Several candidates filed this week to run for City Council and mayor, and two filed to run for School Board.

DeAnn Karlson, who was appointed in November to an empty Ketchikan City Council seat, has filed for one of the Council’s two open three-year terms. She will be on the ballot with incumbent Council Member Bob Sivertsen, who filed for re-election on Aug. 8.

Karlson, who owns Diversified Investments, said she applied for the appointed seat last year because there were issues before the Council that she wanted to help direct.

“So after I was appointed and given that opportunity, I really felt even stronger that I should follow through with that and actually run for the seat now that it’s going to be open this fall,” she said.

Karlson said she’s concerned about the lack of sustainable jobs in Ketchikan that would help young people return and raise families here. She mentioned mining and energy among her interests and concerns.

City Mayor Lew Williams III filed for re-election on Friday. He will face Lewis Armey Jr., who filed Thursday and has run previous unsuccessful campaigns for city and borough mayor.

Williams said he’d like one more three-year term as mayor, and then he’ll step aside. There are a few projects he said he’d like to see completed before the end of another term.

“In three years, I have  a couple projects I’d like to make sure are completed, and then I’m off and somebody else is going to have to go from there,” he said. “I’ll finish up the hospital, which is the biggest project, one of our biggest economic development items in the city.”

Williams said the hospital is the city’s largest private employer, and improvements are needed on the hospital building, which is owned by the city. PeaceHealth operates the hospital.

Other issues he said are important involve infrastructure improvements, including streets, water and sewer pipes, and bridges.

Williams, who is co-publisher of the Ketchikan Daily News, said he has served one full term and one partial term as mayor. Before that he was a longtime City Council member. Williams first was elected to the Council in 1987.

Armey, who is on disability due to an accident many years ago, said he wants to help the people.

“There’s a lot of, I call them social inequities, that the organizations , they put out the pretense that they’re trying to help the common everyday people, but they turn around and help the businesses, and that does nothing for the people,” he said. “It’s the government of the people, for the people, by the people. Not of the business for the business by the politician. That ain’t the way it works.”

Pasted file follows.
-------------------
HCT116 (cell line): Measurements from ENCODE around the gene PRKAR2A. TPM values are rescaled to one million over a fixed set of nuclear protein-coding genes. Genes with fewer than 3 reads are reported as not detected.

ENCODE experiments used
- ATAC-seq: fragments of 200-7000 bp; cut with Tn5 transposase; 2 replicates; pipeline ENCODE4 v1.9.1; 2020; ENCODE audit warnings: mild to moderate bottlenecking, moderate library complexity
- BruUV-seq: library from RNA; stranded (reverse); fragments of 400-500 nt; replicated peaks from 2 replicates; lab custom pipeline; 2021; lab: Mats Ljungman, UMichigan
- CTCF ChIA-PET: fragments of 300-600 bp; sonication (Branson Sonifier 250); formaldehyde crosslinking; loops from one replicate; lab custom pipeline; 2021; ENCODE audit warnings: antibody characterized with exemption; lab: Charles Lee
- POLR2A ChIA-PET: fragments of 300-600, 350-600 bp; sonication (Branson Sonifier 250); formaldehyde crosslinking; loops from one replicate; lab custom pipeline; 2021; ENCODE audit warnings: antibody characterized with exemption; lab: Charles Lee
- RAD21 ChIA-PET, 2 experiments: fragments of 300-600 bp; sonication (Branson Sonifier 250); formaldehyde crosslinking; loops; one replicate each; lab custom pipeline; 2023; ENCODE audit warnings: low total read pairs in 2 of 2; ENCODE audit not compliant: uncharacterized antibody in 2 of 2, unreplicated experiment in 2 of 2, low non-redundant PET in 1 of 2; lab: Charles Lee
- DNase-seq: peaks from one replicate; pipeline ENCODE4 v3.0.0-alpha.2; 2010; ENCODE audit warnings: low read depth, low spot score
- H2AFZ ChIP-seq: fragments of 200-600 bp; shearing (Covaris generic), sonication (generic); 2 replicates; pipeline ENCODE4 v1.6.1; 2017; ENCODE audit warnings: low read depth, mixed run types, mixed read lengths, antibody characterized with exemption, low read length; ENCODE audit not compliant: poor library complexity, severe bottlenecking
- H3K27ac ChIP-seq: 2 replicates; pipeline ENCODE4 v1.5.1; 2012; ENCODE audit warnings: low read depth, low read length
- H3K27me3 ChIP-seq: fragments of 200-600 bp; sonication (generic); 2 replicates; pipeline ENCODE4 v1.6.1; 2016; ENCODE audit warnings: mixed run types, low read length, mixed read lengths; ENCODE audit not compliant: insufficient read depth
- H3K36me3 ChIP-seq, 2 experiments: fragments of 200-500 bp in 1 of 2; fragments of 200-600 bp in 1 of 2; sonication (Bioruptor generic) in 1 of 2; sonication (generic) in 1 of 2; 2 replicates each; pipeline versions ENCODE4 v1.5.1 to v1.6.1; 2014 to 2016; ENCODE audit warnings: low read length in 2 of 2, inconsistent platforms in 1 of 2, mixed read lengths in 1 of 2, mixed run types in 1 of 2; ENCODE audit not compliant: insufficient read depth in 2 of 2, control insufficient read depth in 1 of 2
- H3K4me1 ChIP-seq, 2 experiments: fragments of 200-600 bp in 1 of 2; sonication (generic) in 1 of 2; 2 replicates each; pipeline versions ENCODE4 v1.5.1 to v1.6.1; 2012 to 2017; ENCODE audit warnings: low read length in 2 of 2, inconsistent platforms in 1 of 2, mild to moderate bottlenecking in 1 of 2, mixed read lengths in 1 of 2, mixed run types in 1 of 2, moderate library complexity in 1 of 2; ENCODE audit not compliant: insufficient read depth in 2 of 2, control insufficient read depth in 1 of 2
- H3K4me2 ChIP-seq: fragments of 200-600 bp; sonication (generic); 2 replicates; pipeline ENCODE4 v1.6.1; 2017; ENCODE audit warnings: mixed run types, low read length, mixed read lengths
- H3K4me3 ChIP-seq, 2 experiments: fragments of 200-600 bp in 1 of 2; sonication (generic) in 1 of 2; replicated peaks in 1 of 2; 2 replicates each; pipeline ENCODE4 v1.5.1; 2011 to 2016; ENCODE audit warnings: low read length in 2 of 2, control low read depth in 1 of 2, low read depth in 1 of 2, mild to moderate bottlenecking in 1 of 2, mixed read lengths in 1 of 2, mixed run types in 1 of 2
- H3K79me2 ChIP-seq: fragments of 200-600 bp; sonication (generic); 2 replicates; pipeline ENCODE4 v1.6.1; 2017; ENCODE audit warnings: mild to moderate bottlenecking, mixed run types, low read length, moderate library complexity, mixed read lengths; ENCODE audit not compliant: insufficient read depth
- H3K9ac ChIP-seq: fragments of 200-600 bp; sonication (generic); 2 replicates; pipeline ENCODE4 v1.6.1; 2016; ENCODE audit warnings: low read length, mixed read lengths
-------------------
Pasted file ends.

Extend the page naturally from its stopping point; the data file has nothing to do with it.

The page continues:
Armey said he believes that speed limits and crosswalk rules are ignored, and he would like to implement camera-radar technology to enforce those laws. He said he’d also like to repeal city taxes on rent and food.

On Friday, incumbent School Board Member Michelle O’Brien and Colleen Scanlon both filed for School Board. There are three open three-year seats on the Board, and one two-year term. O’Brien is running for the two-year seat, and Scanlon filed for one of the three-year seats.

O’Brien, who is a marketing manager with Ketchikan Public Utilities Telecommunications Division, is finishing her first three-year term on the School Board.

“I decided to run for re-election because I found it immensely satisfying serving on the board and looking forward, I think that our district certainly is doing a good job but could always use improvement,” she said. “I have a vested interest in seeing our students succeed, each and every one of them.”

O’Brien said she doesn’t have any specific issue that she wants to focus on.

“If you think about the school system and our district and the complexity of everything that happens within the district, and I’ve learned this over the course of the last three years, you really can’t have just one agenda and be successful,” she said. “To me it’s about making our students succeed, because our students spell the future of our community.”

Scanlon filed at deadline Friday and was not able to be reached for comment.

Jim Van Horn so far is the only candidate for two open three-year seats on the Ketchikan Gateway Borough Assembly. He filed on Aug. 1.

The deadline to file for local office is Aug. 27. Contact the city or borough clerk for more information.